It’s worth noting that unlike many of today’s modern witches and pagans, there is no desire to pretty up witches. Instead the tendency is to go with the old stereotype witch as hag. These are countries where witches were once feared after all.
In the Czech Republic, winter is brought to an end on May 30 in a festival called pálení čarodějnic (“burning of the witches”) or čarodějnice (“the witches”). Witches made of rags and straw are burned, sometimes just a broomstick, though in the modern era it’s more of an excuse to get drunk around the fire.
When a burst of black smoke is emitted from the blaze, a cheer goes up as the witch is said to fly away. As the fire dies down and midnight approaches, it’s off to the woods to search for cherry blossoms. It’s thought that a young woman kissed under a cherry tree that night, and ideally through the next day if one has the stamina, will keep both the tree and the young lady from drying up. To Czechs, it’s a day all about love.
The Roots of Walpurgisnacht
Walpurgis: The story behind the name
The first known mention of S. Walpurgis Nacht or (S. Walpurgis Abend) is to be found in the Calendarium perpetuum of Johann Coler (1603). It was also mentioned in the writings of Johannes Praetorius in 1668. Translated into English and stripped of its Catholic connotation, Saint Walpurgis Nacht becomes Walpurgis Night.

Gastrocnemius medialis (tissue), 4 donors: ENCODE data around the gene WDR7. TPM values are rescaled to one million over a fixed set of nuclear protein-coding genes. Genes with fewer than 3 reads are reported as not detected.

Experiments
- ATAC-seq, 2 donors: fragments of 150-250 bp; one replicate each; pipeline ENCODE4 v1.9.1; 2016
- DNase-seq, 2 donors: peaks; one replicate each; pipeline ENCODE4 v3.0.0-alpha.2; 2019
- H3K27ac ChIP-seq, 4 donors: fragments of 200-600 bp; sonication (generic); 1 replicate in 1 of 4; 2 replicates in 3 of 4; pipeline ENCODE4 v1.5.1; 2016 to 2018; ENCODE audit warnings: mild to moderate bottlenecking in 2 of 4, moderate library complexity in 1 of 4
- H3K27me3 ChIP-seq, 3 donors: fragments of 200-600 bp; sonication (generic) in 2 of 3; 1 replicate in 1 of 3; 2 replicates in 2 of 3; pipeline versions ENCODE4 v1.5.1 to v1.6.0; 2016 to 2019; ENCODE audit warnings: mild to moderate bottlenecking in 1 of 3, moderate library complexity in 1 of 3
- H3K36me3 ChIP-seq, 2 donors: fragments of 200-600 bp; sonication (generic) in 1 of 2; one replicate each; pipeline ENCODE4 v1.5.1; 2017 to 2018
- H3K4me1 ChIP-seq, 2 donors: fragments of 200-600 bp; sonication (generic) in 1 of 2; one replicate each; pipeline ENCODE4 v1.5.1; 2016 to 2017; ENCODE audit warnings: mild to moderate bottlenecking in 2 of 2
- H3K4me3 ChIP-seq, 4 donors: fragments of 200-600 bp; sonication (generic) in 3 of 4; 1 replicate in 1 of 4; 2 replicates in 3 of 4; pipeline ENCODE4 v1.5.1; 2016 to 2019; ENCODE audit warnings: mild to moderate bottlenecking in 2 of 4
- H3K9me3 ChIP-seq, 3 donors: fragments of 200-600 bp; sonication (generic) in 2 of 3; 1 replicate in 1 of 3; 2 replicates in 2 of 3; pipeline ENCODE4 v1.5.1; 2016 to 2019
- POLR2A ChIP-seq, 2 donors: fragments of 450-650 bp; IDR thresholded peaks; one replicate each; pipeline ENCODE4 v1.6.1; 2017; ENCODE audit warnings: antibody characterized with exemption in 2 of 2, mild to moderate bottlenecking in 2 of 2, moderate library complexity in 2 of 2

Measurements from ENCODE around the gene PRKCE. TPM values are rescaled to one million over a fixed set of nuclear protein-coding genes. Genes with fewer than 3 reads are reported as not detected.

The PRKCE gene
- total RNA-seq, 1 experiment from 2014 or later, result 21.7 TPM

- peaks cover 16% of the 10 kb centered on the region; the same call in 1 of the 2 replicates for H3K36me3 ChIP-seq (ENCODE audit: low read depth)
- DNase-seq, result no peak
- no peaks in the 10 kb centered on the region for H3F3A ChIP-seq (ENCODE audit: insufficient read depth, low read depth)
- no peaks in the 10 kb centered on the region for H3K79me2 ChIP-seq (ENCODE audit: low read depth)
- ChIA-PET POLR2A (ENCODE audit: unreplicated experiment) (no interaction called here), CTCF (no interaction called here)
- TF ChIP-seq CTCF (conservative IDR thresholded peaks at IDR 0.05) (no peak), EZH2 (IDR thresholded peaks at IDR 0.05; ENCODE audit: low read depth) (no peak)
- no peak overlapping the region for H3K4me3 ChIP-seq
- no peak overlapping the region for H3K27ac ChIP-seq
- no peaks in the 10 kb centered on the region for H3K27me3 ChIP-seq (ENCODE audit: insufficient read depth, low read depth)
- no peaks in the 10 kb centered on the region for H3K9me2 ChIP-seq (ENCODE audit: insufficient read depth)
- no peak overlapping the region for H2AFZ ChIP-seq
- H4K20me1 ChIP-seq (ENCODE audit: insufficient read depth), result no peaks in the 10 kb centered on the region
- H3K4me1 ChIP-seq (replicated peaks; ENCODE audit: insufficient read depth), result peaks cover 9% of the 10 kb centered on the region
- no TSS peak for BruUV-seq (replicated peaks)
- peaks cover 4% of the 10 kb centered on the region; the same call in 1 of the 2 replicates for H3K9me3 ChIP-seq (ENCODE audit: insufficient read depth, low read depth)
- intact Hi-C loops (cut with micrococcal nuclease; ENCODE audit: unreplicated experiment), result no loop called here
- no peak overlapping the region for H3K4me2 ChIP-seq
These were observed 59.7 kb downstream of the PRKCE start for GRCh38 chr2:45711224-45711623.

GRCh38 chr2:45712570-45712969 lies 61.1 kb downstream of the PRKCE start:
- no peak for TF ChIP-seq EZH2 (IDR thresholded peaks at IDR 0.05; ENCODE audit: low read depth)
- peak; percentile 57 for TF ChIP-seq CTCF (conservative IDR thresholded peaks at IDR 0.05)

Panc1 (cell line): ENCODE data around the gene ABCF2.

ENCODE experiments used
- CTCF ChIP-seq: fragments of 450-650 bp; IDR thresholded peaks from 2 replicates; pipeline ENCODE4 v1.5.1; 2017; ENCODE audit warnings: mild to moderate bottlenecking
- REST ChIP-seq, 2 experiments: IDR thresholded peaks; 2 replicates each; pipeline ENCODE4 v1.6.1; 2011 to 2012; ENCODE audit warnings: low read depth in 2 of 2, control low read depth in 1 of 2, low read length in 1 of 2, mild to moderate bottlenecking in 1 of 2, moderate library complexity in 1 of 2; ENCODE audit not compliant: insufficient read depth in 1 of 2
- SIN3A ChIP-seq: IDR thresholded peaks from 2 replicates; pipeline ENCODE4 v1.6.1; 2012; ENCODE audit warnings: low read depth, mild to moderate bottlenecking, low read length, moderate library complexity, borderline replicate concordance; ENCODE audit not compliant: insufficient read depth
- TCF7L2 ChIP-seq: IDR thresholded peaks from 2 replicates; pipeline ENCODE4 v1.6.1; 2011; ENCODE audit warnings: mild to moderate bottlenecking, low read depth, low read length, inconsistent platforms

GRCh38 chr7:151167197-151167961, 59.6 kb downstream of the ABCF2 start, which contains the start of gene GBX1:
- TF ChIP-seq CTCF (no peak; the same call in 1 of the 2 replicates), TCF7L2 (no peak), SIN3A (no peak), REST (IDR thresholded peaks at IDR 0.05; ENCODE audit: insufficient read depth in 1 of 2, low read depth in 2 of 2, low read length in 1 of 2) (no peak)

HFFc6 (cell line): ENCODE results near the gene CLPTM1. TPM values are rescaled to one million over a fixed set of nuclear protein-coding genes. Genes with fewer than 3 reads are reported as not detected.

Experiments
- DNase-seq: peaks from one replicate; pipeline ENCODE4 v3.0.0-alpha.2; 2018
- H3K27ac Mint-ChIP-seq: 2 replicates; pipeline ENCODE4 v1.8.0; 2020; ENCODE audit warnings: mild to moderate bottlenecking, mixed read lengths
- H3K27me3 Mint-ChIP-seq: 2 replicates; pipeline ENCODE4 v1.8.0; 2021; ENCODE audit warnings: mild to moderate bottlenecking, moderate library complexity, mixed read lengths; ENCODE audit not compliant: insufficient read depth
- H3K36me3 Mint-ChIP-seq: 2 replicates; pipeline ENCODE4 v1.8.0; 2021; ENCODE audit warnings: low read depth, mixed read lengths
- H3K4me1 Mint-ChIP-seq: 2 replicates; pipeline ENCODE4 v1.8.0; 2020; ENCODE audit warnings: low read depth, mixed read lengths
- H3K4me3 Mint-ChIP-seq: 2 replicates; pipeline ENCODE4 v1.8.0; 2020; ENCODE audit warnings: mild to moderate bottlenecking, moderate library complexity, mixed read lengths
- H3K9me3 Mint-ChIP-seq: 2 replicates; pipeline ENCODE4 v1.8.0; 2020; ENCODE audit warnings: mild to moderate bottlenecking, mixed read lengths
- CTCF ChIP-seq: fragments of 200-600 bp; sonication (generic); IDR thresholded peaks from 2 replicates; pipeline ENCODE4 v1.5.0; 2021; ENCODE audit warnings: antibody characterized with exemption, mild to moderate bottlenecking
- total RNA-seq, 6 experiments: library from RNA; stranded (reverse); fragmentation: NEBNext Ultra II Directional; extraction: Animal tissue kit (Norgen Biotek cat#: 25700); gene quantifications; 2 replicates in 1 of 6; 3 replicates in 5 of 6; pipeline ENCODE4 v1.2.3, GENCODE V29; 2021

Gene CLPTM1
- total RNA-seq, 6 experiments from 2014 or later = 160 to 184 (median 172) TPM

If you want to get technical, the holiday is called Walpurgisnacht [valˈpʊʁɡɪsˌnaχt], which is used in both the Dutch and German Language. In English it’s translated to Walpurgis Night, as it is the eve of the feast day of Saint Walpurga.
Saint Walburga was an English nun, born in Devonshire in 710, sent as a missionary to Germany to start churches. She died in Heidenheim on February 25, 777 as best as we can tell.
As Walpurga’s feast was held on May 1, she became associated with May Day, especially in the Finnish and Swedish calendars.The eve of May Day, traditionally celebrated with dancing, came to be known as Walpurgisnacht.
She is the patron saint of Eichstadt, Oudenarde, Furnes, Antwerp, Gronigen, Weilburg, and Zutphen. She also might be of assistance against hydrophobia, and in storms, and also by sailors, if you’re into that kind of thing.
She first seemed to have landed on the European continent in Mainz, under the care of her uncle, St. Boniface. Named abbess of Heidenheim, she was aided by her brother, St. Winibald, who governed an abbey in the same town. You think you have trouble living up to the expectations of your family? Try competing with your brother who is a saint.